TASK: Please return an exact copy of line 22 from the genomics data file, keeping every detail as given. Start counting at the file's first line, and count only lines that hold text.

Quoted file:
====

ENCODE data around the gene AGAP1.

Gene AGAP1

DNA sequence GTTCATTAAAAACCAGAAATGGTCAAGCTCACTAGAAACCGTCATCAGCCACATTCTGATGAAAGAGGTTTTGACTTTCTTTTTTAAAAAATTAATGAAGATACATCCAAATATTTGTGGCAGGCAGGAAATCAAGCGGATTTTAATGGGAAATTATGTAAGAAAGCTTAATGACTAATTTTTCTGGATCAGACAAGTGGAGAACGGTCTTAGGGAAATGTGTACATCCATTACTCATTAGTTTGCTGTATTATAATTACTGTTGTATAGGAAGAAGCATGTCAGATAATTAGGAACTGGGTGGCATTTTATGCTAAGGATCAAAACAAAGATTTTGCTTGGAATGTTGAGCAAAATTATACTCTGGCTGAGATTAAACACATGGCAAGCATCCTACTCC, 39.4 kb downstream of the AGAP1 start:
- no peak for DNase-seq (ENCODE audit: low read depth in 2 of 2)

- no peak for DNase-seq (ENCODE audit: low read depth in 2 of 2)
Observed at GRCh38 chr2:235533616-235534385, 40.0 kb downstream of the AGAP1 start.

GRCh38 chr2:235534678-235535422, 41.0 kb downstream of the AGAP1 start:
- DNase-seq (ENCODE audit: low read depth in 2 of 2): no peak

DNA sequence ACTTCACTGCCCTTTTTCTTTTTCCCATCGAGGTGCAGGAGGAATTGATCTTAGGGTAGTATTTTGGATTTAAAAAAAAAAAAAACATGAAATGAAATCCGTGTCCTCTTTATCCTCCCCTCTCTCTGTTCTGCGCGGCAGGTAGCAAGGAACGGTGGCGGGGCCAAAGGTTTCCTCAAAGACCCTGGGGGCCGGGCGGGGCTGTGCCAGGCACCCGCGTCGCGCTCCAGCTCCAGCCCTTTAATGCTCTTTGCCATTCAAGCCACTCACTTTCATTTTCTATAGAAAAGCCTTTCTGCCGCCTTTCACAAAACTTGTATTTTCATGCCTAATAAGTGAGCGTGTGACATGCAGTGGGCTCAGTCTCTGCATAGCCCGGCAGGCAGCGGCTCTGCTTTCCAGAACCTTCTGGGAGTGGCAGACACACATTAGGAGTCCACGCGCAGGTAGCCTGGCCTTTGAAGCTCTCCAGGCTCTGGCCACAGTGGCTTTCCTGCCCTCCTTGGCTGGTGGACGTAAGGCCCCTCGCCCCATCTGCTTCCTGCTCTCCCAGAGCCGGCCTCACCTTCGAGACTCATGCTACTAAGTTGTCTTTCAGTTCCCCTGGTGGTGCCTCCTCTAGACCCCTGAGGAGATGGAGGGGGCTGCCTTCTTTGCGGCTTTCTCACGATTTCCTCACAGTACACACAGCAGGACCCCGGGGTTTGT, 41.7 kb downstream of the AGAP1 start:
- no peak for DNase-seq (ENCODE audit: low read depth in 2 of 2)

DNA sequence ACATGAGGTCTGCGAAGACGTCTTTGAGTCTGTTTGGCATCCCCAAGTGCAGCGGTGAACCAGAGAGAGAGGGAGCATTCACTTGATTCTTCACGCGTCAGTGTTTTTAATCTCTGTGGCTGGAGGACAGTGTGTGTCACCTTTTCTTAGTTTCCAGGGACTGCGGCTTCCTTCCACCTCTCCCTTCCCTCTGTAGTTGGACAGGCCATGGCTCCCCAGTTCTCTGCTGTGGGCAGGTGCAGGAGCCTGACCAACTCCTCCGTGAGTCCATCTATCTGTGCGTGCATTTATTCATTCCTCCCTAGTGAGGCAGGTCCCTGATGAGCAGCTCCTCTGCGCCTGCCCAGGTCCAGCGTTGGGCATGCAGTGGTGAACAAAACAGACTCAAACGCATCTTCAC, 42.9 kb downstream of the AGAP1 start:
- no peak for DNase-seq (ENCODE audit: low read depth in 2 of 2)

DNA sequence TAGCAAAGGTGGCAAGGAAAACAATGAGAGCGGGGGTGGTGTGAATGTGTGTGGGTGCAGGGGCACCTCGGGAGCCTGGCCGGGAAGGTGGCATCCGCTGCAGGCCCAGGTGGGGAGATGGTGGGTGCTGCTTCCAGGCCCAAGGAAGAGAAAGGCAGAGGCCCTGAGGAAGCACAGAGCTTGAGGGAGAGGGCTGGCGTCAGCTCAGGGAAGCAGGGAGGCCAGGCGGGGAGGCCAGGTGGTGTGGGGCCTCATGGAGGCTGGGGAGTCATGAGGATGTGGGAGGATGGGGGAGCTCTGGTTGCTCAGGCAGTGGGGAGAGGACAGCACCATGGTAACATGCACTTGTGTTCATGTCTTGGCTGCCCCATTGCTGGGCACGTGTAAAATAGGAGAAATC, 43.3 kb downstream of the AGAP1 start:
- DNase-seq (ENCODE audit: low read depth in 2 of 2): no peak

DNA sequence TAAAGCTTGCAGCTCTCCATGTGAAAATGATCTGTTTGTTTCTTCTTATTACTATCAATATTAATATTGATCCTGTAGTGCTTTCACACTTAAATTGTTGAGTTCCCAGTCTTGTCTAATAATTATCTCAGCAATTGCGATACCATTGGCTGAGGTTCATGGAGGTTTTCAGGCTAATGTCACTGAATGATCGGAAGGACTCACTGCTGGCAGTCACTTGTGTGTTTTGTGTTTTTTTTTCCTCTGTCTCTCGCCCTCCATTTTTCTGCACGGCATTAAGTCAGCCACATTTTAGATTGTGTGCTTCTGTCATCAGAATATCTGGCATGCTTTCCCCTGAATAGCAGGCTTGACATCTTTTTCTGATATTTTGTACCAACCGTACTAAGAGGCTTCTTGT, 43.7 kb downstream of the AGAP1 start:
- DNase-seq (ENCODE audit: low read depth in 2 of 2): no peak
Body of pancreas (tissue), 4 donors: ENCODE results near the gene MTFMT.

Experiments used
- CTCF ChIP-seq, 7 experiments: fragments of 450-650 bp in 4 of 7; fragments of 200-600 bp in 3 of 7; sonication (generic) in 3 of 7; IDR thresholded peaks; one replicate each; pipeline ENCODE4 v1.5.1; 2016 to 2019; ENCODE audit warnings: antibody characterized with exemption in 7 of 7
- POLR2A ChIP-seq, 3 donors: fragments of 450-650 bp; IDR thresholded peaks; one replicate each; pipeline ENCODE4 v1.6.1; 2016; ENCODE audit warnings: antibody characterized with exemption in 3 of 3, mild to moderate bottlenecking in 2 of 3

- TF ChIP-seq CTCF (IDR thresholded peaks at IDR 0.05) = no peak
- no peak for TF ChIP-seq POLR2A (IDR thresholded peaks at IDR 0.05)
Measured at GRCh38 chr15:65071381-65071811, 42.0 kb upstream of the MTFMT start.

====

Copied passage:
- no peak for TF ChIP-seq POLR2A (IDR thresholded peaks at IDR 0.05)